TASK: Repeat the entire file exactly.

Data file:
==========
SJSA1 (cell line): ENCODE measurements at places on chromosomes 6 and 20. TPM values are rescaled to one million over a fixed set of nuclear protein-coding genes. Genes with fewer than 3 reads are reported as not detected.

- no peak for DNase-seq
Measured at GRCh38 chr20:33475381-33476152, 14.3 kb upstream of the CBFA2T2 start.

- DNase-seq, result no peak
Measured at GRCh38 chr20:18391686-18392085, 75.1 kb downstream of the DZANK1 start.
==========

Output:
SJSA1 (cell line): ENCODE measurements at places on chromosomes 6 and 20. TPM values are rescaled to one million over a fixed set of nuclear protein-coding genes. Genes with fewer than 3 reads are reported as not detected.

- no peak for DNase-seq
Measured at GRCh38 chr20:33475381-33476152, 14.3 kb upstream of the CBFA2T2 start.

- DNase-seq, result no peak
Measured at GRCh38 chr20:18391686-18392085, 75.1 kb downstream of the DZANK1 start.